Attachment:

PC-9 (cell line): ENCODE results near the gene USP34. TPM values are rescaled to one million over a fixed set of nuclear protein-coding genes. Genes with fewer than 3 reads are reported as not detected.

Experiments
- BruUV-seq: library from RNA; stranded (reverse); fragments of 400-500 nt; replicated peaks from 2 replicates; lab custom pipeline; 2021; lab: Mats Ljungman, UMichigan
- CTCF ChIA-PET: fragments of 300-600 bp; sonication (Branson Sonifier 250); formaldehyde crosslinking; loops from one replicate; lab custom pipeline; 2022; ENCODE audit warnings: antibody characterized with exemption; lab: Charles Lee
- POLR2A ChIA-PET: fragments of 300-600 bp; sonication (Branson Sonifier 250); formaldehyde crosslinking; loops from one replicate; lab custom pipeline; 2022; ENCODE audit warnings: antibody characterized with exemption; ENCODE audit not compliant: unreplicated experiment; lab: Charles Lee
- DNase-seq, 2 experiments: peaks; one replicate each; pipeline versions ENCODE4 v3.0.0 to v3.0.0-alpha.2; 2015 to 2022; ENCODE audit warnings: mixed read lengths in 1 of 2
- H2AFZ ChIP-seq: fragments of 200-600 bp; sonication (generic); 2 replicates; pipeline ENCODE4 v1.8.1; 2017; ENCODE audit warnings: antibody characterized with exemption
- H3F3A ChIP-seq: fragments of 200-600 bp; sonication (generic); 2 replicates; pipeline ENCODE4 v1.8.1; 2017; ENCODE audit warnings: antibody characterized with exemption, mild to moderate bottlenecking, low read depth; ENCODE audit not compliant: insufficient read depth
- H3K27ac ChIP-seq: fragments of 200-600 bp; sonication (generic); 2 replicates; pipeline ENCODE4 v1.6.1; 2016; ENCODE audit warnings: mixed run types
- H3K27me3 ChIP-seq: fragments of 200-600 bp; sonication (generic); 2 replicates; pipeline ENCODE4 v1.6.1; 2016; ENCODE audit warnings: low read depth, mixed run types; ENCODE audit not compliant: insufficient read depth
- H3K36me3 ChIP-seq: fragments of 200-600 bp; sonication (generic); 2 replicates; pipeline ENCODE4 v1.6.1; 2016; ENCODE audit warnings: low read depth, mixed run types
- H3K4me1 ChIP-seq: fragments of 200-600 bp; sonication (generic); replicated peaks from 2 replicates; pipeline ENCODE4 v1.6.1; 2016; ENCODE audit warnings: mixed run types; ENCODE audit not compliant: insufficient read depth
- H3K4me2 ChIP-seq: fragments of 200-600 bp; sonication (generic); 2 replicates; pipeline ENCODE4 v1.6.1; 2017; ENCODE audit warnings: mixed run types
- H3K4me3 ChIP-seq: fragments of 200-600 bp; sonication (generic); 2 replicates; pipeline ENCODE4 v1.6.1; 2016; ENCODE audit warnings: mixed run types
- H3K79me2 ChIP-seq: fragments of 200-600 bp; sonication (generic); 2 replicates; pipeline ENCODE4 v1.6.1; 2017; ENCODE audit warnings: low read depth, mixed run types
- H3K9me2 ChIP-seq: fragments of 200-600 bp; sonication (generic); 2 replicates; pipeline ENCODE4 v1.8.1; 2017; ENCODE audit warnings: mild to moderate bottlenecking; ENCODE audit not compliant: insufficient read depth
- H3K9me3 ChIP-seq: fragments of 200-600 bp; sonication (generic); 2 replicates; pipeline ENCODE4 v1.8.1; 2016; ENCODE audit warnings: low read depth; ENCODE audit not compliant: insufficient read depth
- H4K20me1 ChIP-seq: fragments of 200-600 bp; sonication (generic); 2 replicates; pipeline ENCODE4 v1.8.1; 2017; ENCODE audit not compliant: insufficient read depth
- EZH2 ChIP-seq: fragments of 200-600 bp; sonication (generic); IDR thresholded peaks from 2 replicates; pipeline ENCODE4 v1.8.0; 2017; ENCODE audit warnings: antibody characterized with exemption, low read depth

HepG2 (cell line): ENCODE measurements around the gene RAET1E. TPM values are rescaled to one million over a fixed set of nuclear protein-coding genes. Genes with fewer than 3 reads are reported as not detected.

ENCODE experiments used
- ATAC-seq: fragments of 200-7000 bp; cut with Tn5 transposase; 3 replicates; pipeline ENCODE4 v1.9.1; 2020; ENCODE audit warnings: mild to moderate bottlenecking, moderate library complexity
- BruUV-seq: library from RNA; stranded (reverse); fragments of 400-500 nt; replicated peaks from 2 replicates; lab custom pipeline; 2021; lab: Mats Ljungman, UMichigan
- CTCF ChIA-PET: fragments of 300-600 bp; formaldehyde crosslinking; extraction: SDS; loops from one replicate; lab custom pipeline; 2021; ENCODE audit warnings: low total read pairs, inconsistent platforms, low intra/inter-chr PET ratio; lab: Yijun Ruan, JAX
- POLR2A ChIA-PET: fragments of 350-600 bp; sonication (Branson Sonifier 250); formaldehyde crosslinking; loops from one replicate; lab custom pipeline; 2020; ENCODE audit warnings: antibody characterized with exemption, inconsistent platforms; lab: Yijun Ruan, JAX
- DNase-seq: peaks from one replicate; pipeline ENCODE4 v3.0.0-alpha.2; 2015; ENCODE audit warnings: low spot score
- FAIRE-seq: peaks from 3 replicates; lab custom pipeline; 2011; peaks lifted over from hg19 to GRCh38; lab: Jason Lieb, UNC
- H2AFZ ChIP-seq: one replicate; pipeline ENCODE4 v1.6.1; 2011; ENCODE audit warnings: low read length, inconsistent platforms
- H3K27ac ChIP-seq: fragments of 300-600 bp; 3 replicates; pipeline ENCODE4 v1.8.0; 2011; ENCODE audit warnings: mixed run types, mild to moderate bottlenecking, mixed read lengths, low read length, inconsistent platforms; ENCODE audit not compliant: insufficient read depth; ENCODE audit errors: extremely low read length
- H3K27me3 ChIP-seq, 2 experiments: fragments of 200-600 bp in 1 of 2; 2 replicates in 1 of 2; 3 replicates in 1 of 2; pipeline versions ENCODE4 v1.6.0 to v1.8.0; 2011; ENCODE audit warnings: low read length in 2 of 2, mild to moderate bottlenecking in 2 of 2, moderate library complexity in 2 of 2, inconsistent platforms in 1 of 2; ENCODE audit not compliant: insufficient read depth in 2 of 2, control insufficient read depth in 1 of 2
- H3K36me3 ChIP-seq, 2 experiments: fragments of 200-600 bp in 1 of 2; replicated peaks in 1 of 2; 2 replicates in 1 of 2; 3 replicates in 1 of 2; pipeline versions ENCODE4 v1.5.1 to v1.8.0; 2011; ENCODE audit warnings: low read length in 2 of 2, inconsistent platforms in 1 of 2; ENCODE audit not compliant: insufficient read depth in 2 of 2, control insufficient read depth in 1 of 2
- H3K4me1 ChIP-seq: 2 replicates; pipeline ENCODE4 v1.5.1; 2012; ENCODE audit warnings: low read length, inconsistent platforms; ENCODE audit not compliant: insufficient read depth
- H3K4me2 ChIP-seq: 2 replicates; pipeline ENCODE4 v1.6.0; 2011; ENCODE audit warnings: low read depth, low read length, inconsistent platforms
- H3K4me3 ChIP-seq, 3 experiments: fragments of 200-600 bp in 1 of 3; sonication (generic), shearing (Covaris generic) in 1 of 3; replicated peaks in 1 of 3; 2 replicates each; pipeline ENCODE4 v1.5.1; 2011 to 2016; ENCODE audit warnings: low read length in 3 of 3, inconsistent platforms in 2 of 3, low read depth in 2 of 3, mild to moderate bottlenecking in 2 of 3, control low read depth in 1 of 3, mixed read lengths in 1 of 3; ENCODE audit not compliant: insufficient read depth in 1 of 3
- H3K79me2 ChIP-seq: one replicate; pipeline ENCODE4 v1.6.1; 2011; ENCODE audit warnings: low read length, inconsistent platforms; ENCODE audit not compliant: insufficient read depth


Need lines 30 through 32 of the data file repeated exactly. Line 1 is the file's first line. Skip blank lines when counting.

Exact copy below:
- H3K27me3 ChIP-seq, 2 experiments: fragments of 200-600 bp in 1 of 2; 2 replicates in 1 of 2; 3 replicates in 1 of 2; pipeline versions ENCODE4 v1.6.0 to v1.8.0; 2011; ENCODE audit warnings: low read length in 2 of 2, mild to moderate bottlenecking in 2 of 2, moderate library complexity in 2 of 2, inconsistent platforms in 1 of 2; ENCODE audit not compliant: insufficient read depth in 2 of 2, control insufficient read depth in 1 of 2
- H3K36me3 ChIP-seq, 2 experiments: fragments of 200-600 bp in 1 of 2; replicated peaks in 1 of 2; 2 replicates in 1 of 2; 3 replicates in 1 of 2; pipeline versions ENCODE4 v1.5.1 to v1.8.0; 2011; ENCODE audit warnings: low read length in 2 of 2, inconsistent platforms in 1 of 2; ENCODE audit not compliant: insufficient read depth in 2 of 2, control insufficient read depth in 1 of 2
- H3K4me1 ChIP-seq: 2 replicates; pipeline ENCODE4 v1.5.1; 2012; ENCODE audit warnings: low read length, inconsistent platforms; ENCODE audit not compliant: insufficient read depth